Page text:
Connecting with Jenn McClean: Parenting in the context of COVID-19

On Tuesday, May 11, Dr. Jennifer McClean, consulting psychologist and longtime friend of Nashoba Brooks School, spoke to Middle School parents about parenting adolescents in the context of COVID-19.
The Zoom meeting was a welcome connection for everyone trying to navigate this unique time with teens and tweens. 

Drawing on her training as a psychologist as well as her experience as an educator and a parent of adolescents provided a comforting perspective and down-to-earth approach to navigating challenging parenting situations. In her opening remarks, she set the stage for what many parents are feeling. 

Dr. McLean noted that “for many, this is the first time we have felt unsafe,” and she described the variety of feelings of loss that individuals are experiencing at this time, noting that they include loss of daily routines, much anticipated traditions, and even the profound sadness that surrounds the death of a loved one. Dr. McLean used the framework of the stages of grief to help identify the challenges of managing specific and ambiguous loss. She noted that though routines may be forced to change during this time of physical distancing, routines serve an important purpose in helping to minimize our decision making. Finding a balance of flexibility, autonomy, and structure is helpful for all members of a family system. Parents of adolescents may need to renegotiate existing routines during this time, but it is valuable to be explicit about how and why things will change during this time, reminding us all that though circumstances may change, the family values that drive them should not.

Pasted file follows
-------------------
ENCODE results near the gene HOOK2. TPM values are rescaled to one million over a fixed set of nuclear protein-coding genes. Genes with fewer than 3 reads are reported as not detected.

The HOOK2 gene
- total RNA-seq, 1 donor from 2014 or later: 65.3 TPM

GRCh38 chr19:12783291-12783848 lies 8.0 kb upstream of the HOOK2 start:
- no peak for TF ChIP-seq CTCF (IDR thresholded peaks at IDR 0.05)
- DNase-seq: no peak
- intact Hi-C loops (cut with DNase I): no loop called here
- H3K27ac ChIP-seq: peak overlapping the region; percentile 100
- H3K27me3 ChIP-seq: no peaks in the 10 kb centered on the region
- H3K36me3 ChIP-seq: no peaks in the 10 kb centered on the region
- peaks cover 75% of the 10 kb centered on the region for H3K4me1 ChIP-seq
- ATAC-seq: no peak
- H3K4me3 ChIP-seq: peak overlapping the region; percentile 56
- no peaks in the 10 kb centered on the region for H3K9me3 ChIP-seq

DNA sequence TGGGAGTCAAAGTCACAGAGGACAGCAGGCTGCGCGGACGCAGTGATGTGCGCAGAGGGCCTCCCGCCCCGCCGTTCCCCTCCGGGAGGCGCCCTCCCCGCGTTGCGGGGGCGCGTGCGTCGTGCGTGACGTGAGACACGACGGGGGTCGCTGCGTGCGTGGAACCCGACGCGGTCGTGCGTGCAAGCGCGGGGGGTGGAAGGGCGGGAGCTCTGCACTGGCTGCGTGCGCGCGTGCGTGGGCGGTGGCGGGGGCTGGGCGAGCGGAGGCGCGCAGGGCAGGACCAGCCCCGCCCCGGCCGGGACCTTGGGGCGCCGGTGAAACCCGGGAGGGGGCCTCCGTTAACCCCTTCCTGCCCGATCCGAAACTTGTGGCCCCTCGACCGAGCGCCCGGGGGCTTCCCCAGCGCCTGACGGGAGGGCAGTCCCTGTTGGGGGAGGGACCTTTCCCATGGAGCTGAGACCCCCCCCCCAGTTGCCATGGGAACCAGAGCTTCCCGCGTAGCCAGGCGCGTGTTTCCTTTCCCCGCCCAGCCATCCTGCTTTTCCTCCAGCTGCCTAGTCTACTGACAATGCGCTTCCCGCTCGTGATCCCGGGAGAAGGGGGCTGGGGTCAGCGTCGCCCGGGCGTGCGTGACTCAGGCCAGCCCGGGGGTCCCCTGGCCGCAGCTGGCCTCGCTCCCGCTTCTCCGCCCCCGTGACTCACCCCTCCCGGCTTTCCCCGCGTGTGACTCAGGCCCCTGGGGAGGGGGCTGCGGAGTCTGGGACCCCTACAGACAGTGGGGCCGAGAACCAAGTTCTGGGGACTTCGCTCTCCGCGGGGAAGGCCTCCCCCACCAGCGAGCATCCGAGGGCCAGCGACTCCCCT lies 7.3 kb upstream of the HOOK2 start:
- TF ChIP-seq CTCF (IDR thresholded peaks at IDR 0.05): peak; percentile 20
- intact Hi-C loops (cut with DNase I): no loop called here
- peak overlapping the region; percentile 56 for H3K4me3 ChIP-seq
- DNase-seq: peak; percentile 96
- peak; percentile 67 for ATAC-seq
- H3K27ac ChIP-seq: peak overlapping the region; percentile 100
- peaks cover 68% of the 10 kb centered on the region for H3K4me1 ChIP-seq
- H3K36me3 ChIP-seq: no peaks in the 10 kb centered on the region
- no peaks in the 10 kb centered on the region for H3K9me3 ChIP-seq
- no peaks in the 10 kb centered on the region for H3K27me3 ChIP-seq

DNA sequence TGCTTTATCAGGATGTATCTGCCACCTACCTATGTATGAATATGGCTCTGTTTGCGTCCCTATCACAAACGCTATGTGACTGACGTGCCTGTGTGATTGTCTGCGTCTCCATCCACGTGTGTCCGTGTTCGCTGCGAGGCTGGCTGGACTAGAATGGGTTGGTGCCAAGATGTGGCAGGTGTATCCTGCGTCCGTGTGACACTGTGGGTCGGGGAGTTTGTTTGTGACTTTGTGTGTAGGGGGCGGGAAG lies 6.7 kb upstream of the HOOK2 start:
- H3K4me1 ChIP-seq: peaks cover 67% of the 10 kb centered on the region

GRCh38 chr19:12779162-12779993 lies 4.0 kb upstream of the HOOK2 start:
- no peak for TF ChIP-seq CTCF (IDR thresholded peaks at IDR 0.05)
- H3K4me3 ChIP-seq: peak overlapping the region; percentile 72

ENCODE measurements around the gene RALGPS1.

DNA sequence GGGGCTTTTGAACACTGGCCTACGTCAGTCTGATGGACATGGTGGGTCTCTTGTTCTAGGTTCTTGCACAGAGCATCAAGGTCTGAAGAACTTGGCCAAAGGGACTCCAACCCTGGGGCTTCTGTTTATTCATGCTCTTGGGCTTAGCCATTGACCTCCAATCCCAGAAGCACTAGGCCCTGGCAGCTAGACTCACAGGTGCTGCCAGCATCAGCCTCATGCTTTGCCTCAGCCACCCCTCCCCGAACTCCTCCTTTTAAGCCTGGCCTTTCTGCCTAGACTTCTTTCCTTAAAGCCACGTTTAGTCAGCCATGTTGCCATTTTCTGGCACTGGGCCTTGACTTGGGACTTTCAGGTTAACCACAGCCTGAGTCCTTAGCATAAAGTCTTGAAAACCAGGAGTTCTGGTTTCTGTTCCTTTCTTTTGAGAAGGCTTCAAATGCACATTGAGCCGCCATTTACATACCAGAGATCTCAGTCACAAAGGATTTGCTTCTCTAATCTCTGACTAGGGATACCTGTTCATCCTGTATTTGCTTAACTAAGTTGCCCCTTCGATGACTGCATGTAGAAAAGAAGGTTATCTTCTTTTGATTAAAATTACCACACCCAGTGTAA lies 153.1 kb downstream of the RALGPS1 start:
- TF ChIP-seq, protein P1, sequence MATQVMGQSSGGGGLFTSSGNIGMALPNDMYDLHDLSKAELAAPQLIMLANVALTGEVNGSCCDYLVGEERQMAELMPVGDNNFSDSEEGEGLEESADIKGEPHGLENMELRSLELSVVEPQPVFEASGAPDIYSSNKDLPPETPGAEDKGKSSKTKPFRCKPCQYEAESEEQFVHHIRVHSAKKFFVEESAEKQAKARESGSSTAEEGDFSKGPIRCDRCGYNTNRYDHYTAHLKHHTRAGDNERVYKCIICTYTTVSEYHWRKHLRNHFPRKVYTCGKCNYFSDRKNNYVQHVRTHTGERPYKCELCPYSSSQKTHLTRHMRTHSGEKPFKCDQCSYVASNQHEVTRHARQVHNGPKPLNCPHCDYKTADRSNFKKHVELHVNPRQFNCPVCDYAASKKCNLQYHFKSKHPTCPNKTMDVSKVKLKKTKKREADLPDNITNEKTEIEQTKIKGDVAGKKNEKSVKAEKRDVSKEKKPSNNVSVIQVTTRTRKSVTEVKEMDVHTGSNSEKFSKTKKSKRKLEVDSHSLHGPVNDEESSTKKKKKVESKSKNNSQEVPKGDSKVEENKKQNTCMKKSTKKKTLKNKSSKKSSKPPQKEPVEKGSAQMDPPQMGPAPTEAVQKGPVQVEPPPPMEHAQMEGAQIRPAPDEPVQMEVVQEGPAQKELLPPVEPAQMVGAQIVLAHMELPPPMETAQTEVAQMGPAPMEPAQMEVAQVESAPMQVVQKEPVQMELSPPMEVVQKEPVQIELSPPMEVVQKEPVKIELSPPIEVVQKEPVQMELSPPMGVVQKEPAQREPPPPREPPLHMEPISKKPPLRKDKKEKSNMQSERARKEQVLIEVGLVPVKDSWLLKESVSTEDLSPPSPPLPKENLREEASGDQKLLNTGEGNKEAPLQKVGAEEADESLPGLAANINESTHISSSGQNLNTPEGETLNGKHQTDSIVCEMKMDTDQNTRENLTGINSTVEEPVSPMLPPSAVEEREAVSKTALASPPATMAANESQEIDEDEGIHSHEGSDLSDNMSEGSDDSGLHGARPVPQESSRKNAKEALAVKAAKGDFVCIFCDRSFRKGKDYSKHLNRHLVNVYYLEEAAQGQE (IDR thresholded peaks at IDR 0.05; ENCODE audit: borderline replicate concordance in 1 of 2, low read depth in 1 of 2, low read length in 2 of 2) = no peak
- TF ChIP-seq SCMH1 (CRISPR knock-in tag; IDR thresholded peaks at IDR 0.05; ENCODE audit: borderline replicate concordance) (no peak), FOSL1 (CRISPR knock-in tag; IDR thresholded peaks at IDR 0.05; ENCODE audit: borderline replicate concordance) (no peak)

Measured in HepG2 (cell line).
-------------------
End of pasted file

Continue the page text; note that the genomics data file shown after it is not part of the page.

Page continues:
Dr. McLean emphasized that recognizing and experiencing feelings—even difficult feelings during difficult times—is healthy. As challenging as this time is, it is also an opportunity for adults to model the ability to demonstrate resilience in the face of adversity, a critical skill at any age. 

Dr. McLean noted some behaviors that you may observe in teens and tweens as they adjust from a routine in which they spent the majority of their time at school and with friends to the current context in which they now spend the majority of time with family. Adolescence, by nature, is a time when young people are seeking independence. This shift in routine may result in changes in behavior that include: seeking solitary time, perceived lack of motivation or focus, regression to activities that bring comfort (a favorite childhood television show, book, or hobby), and mood changes including irritability. 

Dr. McLean then offered suggestions for how adults can help. Rather than trying to problem solve for an adolescent, Dr. McLean encourages parents to empower children by helping them learn to problem solve themselves. To do so, Dr. McLean suggests:

  1. Empathy: Demonstrating that it is okay to make room for uncomfortable emotions. 
  2. Naming feelings: “I know that it’s frustrating and disappointing, but you will get to the other side...”
  3. Listen and help problem solve through it: “Tell me more...on a scale from 1-10, how bad is it? can we get that back down to a 4?” 
  4. Engage when ready: If feelings are heightened, it is important to recalibrate before trying to engage in reflective discussion. 

Finally, Dr. McLean discussed how parents can recognize when it is time to seek additional help. She encouraged parents to be particularly mindful of children who are prone to anxiety or depression during this time and to engage with the School to support their children. Dr. McLean noted that parents should pay careful attention to changes in behavior or moods that result in impaired functioning. Finally, she stressed that parents know their children best, and that if something does not feel right, she encouraged them to remember that there are many resources available through schools, primary care physicians, and mental health professions who can offer remote support. 

Dr. McLean concluded by reminding us that kids are resilient, and reiterated the importance of being compassionate with ourselves and others during this time. “We are not going to be perfect parents...we are all going moment to moment, so be kind to yourself.”

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Situated on a beautiful 30-acre campus in historic Concord, Massachusetts, Nashoba Brooks School serves boys and girls in Preschool through Grade 3, and girls in Grades 4 through 8. Nashoba Brooks is an independent school designed to build community, character, and confidence in its students.
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